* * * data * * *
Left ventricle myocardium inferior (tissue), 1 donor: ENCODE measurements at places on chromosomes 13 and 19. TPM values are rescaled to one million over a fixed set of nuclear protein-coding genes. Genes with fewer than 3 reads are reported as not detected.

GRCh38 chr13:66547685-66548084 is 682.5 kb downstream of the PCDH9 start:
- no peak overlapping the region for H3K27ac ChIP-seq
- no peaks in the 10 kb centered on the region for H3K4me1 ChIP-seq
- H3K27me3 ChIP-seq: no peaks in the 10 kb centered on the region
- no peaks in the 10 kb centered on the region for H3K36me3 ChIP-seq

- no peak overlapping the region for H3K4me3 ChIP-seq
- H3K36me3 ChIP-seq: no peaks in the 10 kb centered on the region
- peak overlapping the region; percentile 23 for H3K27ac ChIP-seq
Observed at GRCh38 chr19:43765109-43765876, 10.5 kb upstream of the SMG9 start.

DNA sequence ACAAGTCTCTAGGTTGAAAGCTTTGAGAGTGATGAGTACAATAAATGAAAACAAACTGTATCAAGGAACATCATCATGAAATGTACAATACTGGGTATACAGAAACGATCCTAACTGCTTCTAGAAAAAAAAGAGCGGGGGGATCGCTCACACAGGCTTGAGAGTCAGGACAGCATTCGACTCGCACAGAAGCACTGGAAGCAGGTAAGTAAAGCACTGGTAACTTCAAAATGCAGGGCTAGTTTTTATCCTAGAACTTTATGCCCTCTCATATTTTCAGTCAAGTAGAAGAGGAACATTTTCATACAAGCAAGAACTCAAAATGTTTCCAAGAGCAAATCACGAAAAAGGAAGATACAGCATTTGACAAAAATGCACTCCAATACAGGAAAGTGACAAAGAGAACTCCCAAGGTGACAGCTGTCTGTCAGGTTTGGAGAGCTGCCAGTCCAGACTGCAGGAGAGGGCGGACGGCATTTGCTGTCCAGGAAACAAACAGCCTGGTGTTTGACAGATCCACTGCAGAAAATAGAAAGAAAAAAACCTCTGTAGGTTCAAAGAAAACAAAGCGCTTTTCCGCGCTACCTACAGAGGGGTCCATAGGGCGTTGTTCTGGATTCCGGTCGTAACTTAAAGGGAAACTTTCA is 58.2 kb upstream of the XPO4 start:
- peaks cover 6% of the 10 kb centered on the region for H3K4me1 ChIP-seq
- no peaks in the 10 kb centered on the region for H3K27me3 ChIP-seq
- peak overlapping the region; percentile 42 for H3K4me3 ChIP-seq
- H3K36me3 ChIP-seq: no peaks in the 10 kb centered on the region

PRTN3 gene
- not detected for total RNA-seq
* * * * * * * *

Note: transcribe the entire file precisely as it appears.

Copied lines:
Left ventricle myocardium inferior (tissue), 1 donor: ENCODE measurements at places on chromosomes 13 and 19. TPM values are rescaled to one million over a fixed set of nuclear protein-coding genes. Genes with fewer than 3 reads are reported as not detected.

GRCh38 chr13:66547685-66548084 is 682.5 kb downstream of the PCDH9 start:
- no peak overlapping the region for H3K27ac ChIP-seq
- no peaks in the 10 kb centered on the region for H3K4me1 ChIP-seq
- H3K27me3 ChIP-seq: no peaks in the 10 kb centered on the region
- no peaks in the 10 kb centered on the region for H3K36me3 ChIP-seq

- no peak overlapping the region for H3K4me3 ChIP-seq
- H3K36me3 ChIP-seq: no peaks in the 10 kb centered on the region
- peak overlapping the region; percentile 23 for H3K27ac ChIP-seq
Observed at GRCh38 chr19:43765109-43765876, 10.5 kb upstream of the SMG9 start.

DNA sequence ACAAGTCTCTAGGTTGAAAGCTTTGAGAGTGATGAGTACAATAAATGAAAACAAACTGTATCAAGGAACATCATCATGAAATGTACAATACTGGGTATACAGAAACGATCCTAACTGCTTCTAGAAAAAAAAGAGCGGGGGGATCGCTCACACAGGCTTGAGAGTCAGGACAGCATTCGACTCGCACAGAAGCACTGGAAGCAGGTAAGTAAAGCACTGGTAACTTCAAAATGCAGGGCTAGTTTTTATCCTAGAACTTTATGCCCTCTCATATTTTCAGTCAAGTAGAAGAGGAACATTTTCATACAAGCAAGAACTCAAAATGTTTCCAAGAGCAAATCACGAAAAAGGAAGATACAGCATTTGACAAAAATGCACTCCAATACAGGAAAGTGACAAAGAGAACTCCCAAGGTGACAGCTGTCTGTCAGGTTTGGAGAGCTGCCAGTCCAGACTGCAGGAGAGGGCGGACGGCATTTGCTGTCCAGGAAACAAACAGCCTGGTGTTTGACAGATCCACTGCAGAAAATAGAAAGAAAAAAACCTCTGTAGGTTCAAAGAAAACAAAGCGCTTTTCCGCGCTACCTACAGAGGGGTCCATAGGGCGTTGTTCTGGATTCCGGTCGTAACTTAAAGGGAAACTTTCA is 58.2 kb upstream of the XPO4 start:
- peaks cover 6% of the 10 kb centered on the region for H3K4me1 ChIP-seq
- no peaks in the 10 kb centered on the region for H3K27me3 ChIP-seq
- peak overlapping the region; percentile 42 for H3K4me3 ChIP-seq
- H3K36me3 ChIP-seq: no peaks in the 10 kb centered on the region

PRTN3 gene
- not detected for total RNA-seq